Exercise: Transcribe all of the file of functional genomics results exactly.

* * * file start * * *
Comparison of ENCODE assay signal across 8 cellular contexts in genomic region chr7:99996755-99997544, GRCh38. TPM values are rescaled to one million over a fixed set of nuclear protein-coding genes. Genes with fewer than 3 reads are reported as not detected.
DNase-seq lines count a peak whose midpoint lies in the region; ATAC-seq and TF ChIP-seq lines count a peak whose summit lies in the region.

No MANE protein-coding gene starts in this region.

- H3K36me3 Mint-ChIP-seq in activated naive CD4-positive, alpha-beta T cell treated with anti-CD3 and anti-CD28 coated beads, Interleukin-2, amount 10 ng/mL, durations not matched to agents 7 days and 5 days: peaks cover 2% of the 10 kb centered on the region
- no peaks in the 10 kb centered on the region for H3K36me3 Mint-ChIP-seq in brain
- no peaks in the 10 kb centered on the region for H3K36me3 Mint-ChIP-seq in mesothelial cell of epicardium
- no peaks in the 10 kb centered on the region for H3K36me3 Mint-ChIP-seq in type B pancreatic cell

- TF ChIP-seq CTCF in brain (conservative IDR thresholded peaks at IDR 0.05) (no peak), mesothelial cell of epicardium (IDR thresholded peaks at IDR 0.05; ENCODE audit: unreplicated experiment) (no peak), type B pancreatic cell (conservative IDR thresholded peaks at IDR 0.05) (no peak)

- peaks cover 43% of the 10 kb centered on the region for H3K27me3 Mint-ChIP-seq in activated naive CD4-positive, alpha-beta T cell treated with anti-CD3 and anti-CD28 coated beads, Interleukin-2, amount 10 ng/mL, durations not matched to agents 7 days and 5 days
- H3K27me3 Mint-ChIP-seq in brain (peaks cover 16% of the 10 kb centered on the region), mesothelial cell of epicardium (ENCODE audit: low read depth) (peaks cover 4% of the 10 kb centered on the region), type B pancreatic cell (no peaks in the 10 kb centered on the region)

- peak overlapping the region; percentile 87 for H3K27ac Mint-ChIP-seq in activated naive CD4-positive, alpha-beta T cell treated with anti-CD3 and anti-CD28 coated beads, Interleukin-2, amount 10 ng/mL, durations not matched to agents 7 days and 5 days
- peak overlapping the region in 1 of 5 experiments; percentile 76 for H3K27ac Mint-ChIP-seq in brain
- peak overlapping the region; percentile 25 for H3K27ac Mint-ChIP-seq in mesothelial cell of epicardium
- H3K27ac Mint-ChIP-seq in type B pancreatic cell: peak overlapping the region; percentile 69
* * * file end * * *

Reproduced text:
Comparison of ENCODE assay signal across 8 cellular contexts in genomic region chr7:99996755-99997544, GRCh38. TPM values are rescaled to one million over a fixed set of nuclear protein-coding genes. Genes with fewer than 3 reads are reported as not detected.
DNase-seq lines count a peak whose midpoint lies in the region; ATAC-seq and TF ChIP-seq lines count a peak whose summit lies in the region.

No MANE protein-coding gene starts in this region.

- H3K36me3 Mint-ChIP-seq in activated naive CD4-positive, alpha-beta T cell treated with anti-CD3 and anti-CD28 coated beads, Interleukin-2, amount 10 ng/mL, durations not matched to agents 7 days and 5 days: peaks cover 2% of the 10 kb centered on the region
- no peaks in the 10 kb centered on the region for H3K36me3 Mint-ChIP-seq in brain
- no peaks in the 10 kb centered on the region for H3K36me3 Mint-ChIP-seq in mesothelial cell of epicardium
- no peaks in the 10 kb centered on the region for H3K36me3 Mint-ChIP-seq in type B pancreatic cell

- TF ChIP-seq CTCF in brain (conservative IDR thresholded peaks at IDR 0.05) (no peak), mesothelial cell of epicardium (IDR thresholded peaks at IDR 0.05; ENCODE audit: unreplicated experiment) (no peak), type B pancreatic cell (conservative IDR thresholded peaks at IDR 0.05) (no peak)

- peaks cover 43% of the 10 kb centered on the region for H3K27me3 Mint-ChIP-seq in activated naive CD4-positive, alpha-beta T cell treated with anti-CD3 and anti-CD28 coated beads, Interleukin-2, amount 10 ng/mL, durations not matched to agents 7 days and 5 days
- H3K27me3 Mint-ChIP-seq in brain (peaks cover 16% of the 10 kb centered on the region), mesothelial cell of epicardium (ENCODE audit: low read depth) (peaks cover 4% of the 10 kb centered on the region), type B pancreatic cell (no peaks in the 10 kb centered on the region)

- peak overlapping the region; percentile 87 for H3K27ac Mint-ChIP-seq in activated naive CD4-positive, alpha-beta T cell treated with anti-CD3 and anti-CD28 coated beads, Interleukin-2, amount 10 ng/mL, durations not matched to agents 7 days and 5 days
- peak overlapping the region in 1 of 5 experiments; percentile 76 for H3K27ac Mint-ChIP-seq in brain
- peak overlapping the region; percentile 25 for H3K27ac Mint-ChIP-seq in mesothelial cell of epicardium
- H3K27ac Mint-ChIP-seq in type B pancreatic cell: peak overlapping the region; percentile 69